Time-resolved near infrared spectroscopy is considered to be a gold standard technique when measuring absolute values of tissue optical properties, as it provides separable and independent information about both tissue absorption and scattering. However, time-resolved instruments require an accurate characterization by measuring the instrument response function in order to decouple the contribution of the instrument itself from the measurement. In this work, a new approach to the methodology of analysing time-resolved data is presented where the influence of instrument response function is eliminated from the data and a self-calibrating analysis is proposed. The proposed methodology requires an instrument to provide at least two wavelengths and allows spectral parameters recovery (optical properties or constituents concentrations and reduced scatter amplitude and power). Phantom and in-vivo data from two different time-resolved systems are used to validate the accuracy of the proposed self-calibrating approach, demonstrating that parameters recovery compared to the conventional curve fitting approach is within 10% and benefits from introducing a spectral constraint to the reconstruction problem. It is shown that a multiwavelength time-resolved data can be used for parameters recovery directly without prior calibration (instrument response function measurement).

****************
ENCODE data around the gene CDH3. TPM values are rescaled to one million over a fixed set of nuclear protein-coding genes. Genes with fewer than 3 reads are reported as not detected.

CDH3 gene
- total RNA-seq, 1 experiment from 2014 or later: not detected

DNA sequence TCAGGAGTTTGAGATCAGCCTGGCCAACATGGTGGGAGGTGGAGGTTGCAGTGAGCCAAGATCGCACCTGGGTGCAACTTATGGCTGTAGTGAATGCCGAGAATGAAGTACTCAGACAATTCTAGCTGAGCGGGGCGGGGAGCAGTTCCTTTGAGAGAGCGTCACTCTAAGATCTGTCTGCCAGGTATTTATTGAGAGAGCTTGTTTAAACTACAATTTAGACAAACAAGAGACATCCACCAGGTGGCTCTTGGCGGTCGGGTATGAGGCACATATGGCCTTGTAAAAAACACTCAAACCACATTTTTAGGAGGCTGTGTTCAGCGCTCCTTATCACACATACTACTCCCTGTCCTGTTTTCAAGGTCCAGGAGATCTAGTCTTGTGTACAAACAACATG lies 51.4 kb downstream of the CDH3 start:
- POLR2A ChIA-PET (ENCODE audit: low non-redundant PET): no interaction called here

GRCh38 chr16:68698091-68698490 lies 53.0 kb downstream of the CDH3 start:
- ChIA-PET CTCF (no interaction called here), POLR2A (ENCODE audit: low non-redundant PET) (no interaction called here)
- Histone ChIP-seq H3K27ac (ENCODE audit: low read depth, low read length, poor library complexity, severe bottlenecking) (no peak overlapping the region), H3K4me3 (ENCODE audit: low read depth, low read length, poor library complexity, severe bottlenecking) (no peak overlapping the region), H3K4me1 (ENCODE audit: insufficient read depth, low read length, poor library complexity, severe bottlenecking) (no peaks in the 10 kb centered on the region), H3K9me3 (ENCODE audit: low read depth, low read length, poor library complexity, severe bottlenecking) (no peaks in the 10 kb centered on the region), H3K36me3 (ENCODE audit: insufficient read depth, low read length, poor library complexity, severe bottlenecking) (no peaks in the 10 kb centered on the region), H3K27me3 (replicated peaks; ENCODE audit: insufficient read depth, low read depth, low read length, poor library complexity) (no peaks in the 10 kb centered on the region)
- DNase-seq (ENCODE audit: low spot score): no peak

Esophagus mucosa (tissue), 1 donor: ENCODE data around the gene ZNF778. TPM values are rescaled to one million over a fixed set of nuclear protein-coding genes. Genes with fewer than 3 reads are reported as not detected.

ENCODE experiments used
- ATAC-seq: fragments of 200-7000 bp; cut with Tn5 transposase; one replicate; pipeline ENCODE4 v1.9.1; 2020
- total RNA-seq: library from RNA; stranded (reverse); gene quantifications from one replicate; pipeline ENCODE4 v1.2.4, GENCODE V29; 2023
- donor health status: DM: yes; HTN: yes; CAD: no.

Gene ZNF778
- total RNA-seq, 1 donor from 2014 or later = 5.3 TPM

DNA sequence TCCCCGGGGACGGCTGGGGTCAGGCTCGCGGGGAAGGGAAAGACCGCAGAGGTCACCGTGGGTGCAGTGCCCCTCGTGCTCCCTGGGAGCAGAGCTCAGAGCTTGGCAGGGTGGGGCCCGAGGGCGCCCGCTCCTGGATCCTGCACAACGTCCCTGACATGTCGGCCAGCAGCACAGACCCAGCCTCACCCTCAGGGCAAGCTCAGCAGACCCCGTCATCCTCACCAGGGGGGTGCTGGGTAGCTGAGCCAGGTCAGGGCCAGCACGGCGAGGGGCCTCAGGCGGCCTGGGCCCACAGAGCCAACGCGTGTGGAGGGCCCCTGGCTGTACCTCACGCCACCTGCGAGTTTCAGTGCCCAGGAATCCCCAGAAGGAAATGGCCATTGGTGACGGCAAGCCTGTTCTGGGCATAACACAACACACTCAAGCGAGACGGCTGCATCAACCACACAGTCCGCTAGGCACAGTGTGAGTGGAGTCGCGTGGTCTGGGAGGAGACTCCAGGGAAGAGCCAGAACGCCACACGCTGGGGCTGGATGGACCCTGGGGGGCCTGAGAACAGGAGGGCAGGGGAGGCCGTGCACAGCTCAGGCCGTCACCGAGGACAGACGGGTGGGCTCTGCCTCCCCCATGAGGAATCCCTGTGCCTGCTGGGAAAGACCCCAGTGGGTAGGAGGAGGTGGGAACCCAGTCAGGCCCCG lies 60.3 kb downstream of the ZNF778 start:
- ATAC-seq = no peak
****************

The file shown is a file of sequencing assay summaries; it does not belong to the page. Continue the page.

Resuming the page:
ASJC Scopus subject areas
- Atomic and Molecular Physics, and Optics